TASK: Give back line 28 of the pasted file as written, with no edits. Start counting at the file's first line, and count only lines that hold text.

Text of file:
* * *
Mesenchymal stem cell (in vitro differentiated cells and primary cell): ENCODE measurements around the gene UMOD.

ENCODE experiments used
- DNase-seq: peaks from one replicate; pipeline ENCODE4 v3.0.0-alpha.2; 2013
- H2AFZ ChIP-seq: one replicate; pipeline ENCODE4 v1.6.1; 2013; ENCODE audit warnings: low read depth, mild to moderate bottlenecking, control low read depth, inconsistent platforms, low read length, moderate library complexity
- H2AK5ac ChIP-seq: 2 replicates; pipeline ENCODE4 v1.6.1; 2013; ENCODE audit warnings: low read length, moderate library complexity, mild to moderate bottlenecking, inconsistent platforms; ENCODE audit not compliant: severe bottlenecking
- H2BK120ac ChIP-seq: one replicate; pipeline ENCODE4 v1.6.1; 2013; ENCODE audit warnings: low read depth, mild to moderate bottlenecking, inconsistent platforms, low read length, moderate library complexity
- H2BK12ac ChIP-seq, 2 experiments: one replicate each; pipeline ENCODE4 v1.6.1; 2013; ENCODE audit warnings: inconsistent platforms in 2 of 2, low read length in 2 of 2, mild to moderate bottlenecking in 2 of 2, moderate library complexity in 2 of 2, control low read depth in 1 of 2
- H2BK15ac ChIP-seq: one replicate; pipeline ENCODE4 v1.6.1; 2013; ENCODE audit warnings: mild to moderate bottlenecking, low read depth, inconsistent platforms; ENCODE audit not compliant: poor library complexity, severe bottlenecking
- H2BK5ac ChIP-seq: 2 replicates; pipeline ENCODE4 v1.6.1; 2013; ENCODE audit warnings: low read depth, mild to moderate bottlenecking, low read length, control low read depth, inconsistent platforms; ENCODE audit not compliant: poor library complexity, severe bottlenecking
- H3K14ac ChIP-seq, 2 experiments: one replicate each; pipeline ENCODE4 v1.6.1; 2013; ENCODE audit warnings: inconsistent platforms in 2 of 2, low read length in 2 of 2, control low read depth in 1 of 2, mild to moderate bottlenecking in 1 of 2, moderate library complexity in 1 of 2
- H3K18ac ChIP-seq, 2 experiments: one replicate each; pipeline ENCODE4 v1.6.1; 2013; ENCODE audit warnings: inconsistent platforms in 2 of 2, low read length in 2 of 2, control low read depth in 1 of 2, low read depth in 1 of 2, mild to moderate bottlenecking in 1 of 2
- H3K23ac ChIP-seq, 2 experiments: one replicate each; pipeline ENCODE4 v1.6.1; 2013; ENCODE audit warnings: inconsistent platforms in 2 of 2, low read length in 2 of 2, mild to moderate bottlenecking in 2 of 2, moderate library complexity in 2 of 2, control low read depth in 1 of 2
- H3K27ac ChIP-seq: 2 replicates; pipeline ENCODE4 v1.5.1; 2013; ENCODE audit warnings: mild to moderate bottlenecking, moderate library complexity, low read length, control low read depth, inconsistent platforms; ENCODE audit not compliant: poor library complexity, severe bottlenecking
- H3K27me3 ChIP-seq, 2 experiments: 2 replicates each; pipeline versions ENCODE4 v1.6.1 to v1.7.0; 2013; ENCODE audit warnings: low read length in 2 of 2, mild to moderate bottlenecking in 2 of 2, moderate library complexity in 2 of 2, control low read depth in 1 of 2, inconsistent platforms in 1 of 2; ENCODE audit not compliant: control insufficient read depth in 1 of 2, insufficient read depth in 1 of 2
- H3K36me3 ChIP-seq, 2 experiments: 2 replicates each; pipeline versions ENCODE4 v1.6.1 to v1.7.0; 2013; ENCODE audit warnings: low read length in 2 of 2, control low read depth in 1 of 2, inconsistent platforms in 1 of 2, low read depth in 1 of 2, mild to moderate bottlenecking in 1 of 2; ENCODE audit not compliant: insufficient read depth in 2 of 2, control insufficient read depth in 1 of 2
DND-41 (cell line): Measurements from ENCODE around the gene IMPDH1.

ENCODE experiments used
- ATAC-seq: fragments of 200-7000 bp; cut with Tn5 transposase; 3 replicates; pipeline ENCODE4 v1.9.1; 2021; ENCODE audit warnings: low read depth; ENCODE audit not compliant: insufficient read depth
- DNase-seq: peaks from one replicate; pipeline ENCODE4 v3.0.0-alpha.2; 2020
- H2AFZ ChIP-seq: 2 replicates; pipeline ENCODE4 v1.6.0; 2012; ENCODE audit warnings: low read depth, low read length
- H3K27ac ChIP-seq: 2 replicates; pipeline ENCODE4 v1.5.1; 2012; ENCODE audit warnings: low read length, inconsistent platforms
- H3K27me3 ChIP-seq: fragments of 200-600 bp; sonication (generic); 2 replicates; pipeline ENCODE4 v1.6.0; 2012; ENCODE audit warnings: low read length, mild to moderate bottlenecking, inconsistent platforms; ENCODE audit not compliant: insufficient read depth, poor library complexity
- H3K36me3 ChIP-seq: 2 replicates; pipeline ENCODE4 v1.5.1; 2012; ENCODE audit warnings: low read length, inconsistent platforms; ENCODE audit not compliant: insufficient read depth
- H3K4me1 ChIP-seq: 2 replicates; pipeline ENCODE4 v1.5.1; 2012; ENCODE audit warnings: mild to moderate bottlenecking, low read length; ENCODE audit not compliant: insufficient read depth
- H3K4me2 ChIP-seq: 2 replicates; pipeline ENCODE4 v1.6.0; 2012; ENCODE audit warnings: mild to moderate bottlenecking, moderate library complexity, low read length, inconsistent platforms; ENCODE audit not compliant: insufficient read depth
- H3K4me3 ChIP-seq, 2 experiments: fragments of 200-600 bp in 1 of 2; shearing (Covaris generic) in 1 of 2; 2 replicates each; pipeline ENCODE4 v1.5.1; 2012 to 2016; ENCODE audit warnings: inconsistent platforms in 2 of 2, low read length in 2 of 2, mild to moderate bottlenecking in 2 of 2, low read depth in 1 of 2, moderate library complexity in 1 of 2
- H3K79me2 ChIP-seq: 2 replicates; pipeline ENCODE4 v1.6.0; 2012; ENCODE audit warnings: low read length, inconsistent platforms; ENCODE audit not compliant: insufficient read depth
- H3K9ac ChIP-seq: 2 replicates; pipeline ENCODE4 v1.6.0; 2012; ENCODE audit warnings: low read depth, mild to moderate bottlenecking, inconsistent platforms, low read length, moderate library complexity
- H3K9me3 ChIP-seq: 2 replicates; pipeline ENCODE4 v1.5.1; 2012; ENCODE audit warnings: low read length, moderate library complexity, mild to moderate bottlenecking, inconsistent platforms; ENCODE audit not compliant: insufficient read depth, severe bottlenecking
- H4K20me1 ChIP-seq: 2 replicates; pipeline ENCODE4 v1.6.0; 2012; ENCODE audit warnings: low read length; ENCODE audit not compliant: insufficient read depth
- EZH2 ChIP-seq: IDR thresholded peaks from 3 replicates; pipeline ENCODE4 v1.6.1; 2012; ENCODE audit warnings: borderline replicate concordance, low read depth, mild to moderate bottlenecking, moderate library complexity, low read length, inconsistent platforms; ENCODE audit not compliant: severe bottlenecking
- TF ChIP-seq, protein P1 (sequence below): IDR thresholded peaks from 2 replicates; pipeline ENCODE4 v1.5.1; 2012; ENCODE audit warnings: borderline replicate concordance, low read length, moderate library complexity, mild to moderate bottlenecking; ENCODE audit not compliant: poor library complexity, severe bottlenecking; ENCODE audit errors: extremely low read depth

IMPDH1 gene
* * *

- H3K9ac ChIP-seq: 2 replicates; pipeline ENCODE4 v1.6.0; 2012; ENCODE audit warnings: low read depth, mild to moderate bottlenecking, inconsistent platforms, low read length, moderate library complexity